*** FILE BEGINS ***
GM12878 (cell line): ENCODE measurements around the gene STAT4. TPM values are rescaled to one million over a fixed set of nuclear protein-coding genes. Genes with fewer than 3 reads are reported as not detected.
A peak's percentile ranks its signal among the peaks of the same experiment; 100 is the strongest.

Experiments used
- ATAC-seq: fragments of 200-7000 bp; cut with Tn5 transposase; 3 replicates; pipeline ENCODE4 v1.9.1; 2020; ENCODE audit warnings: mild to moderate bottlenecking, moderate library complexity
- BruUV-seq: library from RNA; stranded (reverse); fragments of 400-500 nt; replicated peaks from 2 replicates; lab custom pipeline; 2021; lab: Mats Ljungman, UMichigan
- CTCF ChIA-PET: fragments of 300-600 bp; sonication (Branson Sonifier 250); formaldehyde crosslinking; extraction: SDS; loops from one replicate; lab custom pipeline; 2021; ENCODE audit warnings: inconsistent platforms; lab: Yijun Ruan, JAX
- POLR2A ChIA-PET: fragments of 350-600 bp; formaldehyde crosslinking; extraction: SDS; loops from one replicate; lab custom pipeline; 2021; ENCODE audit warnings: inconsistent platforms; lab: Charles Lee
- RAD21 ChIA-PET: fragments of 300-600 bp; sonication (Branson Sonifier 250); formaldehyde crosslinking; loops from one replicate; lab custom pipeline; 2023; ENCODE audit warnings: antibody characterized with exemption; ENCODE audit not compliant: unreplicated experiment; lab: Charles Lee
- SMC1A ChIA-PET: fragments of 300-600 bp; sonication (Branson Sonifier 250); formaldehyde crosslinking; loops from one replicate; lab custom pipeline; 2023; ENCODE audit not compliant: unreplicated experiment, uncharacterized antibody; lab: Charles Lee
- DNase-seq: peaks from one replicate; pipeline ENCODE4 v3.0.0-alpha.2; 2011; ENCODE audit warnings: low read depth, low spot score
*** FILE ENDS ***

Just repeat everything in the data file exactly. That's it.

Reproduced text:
GM12878 (cell line): ENCODE measurements around the gene STAT4. TPM values are rescaled to one million over a fixed set of nuclear protein-coding genes. Genes with fewer than 3 reads are reported as not detected.
A peak's percentile ranks its signal among the peaks of the same experiment; 100 is the strongest.

Experiments used
- ATAC-seq: fragments of 200-7000 bp; cut with Tn5 transposase; 3 replicates; pipeline ENCODE4 v1.9.1; 2020; ENCODE audit warnings: mild to moderate bottlenecking, moderate library complexity
- BruUV-seq: library from RNA; stranded (reverse); fragments of 400-500 nt; replicated peaks from 2 replicates; lab custom pipeline; 2021; lab: Mats Ljungman, UMichigan
- CTCF ChIA-PET: fragments of 300-600 bp; sonication (Branson Sonifier 250); formaldehyde crosslinking; extraction: SDS; loops from one replicate; lab custom pipeline; 2021; ENCODE audit warnings: inconsistent platforms; lab: Yijun Ruan, JAX
- POLR2A ChIA-PET: fragments of 350-600 bp; formaldehyde crosslinking; extraction: SDS; loops from one replicate; lab custom pipeline; 2021; ENCODE audit warnings: inconsistent platforms; lab: Charles Lee
- RAD21 ChIA-PET: fragments of 300-600 bp; sonication (Branson Sonifier 250); formaldehyde crosslinking; loops from one replicate; lab custom pipeline; 2023; ENCODE audit warnings: antibody characterized with exemption; ENCODE audit not compliant: unreplicated experiment; lab: Charles Lee
- SMC1A ChIA-PET: fragments of 300-600 bp; sonication (Branson Sonifier 250); formaldehyde crosslinking; loops from one replicate; lab custom pipeline; 2023; ENCODE audit not compliant: unreplicated experiment, uncharacterized antibody; lab: Charles Lee
- DNase-seq: peaks from one replicate; pipeline ENCODE4 v3.0.0-alpha.2; 2011; ENCODE audit warnings: low read depth, low spot score